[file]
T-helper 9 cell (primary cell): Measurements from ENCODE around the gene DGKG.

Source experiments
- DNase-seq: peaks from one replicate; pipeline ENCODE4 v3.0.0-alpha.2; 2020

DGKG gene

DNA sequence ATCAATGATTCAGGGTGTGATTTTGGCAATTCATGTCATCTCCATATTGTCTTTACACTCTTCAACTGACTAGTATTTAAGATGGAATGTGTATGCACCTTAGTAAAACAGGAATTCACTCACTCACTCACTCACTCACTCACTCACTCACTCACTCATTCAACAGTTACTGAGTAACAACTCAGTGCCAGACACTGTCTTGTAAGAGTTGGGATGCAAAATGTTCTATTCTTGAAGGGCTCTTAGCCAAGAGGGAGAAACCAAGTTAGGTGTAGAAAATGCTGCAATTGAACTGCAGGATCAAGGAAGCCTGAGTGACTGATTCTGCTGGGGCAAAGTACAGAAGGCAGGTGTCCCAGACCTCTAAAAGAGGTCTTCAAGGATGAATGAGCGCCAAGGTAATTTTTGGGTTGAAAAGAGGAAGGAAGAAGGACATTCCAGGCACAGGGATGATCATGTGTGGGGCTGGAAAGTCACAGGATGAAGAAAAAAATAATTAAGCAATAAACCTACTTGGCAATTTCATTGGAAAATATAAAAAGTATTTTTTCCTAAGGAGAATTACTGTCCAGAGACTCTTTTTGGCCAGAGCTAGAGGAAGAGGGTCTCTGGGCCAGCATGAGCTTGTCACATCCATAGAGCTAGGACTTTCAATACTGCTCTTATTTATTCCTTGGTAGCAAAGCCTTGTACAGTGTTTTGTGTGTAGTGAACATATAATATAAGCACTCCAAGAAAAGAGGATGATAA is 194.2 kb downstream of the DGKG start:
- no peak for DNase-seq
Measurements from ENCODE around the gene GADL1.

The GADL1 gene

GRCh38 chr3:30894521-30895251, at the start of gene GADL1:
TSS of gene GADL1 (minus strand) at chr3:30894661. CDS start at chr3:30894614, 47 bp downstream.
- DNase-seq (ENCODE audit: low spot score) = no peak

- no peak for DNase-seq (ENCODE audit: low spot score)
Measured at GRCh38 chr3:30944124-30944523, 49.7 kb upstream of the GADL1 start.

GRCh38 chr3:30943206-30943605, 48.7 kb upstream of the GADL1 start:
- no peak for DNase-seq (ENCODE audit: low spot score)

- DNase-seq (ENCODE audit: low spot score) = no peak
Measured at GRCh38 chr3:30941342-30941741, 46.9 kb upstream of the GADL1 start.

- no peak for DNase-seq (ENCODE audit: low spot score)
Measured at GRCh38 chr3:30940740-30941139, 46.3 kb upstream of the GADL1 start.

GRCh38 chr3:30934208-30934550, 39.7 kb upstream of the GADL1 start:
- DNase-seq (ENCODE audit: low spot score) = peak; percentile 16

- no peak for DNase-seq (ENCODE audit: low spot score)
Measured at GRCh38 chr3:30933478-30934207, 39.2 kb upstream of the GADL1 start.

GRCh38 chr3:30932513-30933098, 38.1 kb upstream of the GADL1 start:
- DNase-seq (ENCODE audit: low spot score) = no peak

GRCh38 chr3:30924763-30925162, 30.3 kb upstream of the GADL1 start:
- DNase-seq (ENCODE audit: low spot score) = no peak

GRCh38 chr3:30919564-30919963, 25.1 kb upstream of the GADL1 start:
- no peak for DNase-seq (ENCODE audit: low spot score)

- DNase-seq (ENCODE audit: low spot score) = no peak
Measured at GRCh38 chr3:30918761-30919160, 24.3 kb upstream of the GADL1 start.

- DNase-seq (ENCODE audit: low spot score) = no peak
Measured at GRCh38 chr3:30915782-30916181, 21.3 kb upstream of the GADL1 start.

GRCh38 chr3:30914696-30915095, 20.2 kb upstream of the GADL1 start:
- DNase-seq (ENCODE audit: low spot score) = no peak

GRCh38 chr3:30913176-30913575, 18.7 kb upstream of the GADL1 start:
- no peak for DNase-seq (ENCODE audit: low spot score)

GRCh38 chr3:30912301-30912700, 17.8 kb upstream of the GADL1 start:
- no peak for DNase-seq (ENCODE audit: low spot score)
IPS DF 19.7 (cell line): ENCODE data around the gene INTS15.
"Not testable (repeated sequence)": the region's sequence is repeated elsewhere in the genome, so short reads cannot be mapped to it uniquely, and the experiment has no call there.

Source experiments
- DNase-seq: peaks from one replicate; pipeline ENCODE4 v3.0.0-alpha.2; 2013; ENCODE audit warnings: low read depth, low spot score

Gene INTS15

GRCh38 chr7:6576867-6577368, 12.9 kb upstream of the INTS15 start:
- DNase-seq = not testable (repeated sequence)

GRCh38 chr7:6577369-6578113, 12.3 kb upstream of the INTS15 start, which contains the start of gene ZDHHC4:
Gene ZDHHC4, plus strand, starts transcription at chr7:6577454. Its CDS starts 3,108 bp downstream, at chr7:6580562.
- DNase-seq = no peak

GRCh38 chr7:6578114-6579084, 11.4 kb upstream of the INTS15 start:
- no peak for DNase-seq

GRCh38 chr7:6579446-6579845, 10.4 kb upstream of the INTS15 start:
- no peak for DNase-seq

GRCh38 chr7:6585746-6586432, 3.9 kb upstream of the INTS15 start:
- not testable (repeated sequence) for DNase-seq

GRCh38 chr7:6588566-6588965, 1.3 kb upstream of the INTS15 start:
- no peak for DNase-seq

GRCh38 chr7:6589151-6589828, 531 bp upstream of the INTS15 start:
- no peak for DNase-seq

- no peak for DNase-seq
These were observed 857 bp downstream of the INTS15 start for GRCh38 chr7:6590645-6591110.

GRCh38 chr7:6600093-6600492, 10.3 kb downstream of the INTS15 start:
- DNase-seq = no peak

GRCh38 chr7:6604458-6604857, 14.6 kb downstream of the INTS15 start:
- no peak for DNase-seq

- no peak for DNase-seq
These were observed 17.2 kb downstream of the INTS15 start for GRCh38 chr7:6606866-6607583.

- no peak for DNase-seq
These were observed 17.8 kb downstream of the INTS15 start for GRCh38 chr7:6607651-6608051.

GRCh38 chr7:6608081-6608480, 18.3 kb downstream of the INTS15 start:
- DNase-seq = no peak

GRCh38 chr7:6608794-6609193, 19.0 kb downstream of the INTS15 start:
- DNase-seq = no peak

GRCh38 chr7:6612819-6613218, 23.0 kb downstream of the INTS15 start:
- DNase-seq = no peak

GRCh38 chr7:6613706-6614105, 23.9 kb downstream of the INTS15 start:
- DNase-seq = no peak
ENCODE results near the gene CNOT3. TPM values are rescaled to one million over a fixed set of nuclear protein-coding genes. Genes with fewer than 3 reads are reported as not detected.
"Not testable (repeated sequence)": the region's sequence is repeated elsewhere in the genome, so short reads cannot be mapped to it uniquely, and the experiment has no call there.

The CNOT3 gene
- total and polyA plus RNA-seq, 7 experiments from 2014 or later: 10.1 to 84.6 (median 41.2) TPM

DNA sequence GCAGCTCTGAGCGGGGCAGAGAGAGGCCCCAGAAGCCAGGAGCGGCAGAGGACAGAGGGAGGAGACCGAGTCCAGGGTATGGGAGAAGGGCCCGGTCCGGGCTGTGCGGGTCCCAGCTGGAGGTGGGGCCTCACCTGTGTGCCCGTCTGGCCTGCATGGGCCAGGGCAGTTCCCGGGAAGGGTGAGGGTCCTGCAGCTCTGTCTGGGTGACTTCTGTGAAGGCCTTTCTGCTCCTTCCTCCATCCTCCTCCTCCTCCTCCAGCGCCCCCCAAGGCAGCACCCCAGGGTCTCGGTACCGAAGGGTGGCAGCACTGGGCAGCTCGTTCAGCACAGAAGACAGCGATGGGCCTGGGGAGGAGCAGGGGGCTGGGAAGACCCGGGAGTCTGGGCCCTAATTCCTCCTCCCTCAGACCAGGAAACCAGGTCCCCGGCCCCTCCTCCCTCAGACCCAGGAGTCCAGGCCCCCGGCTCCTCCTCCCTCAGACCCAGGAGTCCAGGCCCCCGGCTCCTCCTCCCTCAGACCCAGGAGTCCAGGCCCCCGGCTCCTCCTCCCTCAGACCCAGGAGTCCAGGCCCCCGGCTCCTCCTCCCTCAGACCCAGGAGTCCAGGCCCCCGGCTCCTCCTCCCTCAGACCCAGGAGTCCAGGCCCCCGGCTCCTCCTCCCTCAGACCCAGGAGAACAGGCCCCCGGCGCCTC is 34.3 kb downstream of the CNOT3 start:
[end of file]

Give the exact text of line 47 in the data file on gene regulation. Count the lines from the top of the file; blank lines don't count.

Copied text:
GRCh38 chr7:6577369-6578113, 12.3 kb upstream of the INTS15 start, which contains the start of gene ZDHHC4: